Usability, Accessibility and Social Entanglements in Advanced Tool Use by Vision Impaired Graduate Students
iSchool Profs. Kristen Shinohara and Michael McQuaid (now at University of Texas, Austin), along with Ph.D. student Murtaza Tamjeed and MS Human-Computer Interaction student Dymen A. Barkins, recently published and presented “Usability, Accessibility and Social Entanglements in Advanced Tool Use by Vision Impaired Graduate Students“ at CSCW 2022. They investigated the accessibility of advanced technical tools for research used by blind and low vision computing scholars. They found advanced tools used for computing-related research, such as R, LaTeX, or Cygwin, were not accessible without additional accommodation. Further, workarounds sometimes invited additional challenges, such as decreasing the overall usability of a research task when ad-hoc tools were sourced and used or requiring human coordination, assistance, or collaboration. This work documents additional labor involved in the effort to use tools for advanced research tasks and shows that usability and human assistance may be complicated by inaccessible technologies used in high-level research.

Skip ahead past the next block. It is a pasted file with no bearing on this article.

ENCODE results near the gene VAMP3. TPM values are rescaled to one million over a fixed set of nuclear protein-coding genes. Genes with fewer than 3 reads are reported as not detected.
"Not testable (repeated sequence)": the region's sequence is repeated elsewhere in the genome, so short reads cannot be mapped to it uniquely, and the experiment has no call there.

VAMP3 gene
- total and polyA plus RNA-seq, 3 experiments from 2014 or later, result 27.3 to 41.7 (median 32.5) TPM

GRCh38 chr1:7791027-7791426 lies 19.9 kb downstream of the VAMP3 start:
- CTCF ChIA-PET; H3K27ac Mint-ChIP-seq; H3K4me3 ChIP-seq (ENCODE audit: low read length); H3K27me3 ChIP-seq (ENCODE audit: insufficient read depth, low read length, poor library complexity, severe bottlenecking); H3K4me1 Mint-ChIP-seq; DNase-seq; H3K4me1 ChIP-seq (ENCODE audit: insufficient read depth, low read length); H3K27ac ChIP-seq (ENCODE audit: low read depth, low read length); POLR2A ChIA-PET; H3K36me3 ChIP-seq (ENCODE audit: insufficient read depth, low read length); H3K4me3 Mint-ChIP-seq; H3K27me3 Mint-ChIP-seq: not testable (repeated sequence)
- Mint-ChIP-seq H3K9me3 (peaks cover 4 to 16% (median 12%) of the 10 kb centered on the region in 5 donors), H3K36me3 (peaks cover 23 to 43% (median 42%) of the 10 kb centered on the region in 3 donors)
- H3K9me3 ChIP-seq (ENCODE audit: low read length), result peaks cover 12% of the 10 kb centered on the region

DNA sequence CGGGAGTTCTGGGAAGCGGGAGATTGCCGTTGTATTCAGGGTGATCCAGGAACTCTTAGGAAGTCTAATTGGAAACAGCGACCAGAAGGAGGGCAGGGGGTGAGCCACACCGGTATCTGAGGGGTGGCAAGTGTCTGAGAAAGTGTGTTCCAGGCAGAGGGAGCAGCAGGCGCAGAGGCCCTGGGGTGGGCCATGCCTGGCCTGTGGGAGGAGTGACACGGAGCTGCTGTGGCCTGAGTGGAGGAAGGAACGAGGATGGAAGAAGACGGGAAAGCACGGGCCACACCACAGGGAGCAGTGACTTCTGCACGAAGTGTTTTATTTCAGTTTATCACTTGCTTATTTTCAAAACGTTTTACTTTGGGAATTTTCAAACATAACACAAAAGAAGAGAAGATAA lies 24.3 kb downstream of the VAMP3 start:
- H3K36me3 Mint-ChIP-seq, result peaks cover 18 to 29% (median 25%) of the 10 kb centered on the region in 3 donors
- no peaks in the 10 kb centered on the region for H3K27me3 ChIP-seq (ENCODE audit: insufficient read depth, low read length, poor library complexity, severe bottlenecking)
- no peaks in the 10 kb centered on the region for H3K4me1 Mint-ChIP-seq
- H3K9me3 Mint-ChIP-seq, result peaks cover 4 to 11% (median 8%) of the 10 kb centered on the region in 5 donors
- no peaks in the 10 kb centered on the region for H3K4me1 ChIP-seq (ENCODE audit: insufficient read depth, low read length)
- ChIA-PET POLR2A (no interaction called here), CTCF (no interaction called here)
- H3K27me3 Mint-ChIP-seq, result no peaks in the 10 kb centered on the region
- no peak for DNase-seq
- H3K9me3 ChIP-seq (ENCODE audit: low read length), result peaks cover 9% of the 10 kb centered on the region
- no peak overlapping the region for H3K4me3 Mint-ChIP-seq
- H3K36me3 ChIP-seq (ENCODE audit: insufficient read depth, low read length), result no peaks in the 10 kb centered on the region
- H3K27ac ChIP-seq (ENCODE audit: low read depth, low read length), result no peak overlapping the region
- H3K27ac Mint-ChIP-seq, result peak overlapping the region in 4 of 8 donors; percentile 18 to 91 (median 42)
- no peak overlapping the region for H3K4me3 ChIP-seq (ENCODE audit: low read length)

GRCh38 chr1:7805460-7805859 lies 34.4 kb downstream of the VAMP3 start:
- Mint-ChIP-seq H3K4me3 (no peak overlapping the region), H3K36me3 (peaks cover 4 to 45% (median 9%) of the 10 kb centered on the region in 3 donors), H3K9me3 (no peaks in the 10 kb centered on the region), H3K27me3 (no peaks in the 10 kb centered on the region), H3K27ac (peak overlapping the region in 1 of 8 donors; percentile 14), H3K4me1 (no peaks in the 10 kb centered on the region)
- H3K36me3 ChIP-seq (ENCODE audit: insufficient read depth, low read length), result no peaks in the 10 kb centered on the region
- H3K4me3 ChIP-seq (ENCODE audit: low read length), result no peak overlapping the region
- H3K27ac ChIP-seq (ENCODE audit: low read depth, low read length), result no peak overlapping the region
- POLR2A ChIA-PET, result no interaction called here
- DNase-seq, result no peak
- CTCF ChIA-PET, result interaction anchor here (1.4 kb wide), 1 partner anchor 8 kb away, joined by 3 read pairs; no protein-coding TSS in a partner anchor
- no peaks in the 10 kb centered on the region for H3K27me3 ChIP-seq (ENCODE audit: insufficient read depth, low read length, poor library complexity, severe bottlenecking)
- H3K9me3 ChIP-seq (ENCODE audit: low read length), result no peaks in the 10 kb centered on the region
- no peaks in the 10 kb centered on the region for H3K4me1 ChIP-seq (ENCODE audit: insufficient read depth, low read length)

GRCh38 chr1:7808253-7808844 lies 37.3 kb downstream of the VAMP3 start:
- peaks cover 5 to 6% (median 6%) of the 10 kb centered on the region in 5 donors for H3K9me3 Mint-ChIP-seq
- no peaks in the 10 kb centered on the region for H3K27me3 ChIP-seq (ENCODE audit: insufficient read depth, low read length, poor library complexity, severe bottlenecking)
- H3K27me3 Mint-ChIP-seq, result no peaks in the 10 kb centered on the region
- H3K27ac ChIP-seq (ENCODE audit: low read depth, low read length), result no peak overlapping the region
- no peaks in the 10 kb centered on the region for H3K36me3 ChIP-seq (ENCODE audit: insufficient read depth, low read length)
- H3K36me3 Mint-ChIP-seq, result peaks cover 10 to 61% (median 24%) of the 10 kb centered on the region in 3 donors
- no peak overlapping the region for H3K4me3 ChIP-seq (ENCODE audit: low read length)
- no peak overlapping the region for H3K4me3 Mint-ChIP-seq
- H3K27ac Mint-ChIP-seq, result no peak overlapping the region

Students with disabilities in higher education disparately experience inaccessibility in how they use and manage technologies and services compared with nondisabled students. Most of the time, despite systems and resources available to address access issues, access remains inequitable when solutions are inadequate or require overhead. This work by Shinohara and colleagues shows how barriers and workarounds experienced by blind and low vision doctoral students using advanced technical tools complicates research tasks. These barriers add time and effort and exacerbate social entanglements in collaborative relationships. This observation and interview study with eight current and former Ph.D. students contribute empirical data that demonstrates how the accessibility of advanced technical tools used in research influences productivity and collegial efforts.
The full research paper is available at https://dl.acm.org/doi/10.1145/3555609.